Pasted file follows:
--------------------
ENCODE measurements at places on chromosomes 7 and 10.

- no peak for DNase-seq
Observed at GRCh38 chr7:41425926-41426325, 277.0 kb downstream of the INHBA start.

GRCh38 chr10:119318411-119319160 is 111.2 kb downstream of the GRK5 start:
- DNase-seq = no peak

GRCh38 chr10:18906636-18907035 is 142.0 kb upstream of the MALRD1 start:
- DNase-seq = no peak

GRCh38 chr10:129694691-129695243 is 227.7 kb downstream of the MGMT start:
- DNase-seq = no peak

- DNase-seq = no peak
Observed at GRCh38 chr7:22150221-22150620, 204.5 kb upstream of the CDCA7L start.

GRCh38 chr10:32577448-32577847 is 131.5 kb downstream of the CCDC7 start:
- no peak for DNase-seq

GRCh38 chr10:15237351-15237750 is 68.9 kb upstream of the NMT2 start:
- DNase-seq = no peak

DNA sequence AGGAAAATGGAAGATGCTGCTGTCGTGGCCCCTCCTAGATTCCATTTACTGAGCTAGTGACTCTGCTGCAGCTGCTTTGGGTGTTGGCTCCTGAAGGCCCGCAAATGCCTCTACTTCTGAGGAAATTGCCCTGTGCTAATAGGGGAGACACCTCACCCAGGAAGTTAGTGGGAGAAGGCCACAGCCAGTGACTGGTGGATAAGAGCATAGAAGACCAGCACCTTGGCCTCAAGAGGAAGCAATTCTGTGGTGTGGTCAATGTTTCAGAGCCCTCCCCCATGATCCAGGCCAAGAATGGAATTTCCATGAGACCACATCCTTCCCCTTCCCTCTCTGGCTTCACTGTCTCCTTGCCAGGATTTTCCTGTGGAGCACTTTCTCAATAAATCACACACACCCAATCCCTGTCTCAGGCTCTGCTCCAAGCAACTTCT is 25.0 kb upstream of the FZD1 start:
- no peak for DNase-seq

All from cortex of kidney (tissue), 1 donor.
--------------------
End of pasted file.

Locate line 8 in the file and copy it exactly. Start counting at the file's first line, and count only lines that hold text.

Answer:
GRCh38 chr10:129694691-129695243 is 227.7 kb downstream of the MGMT start: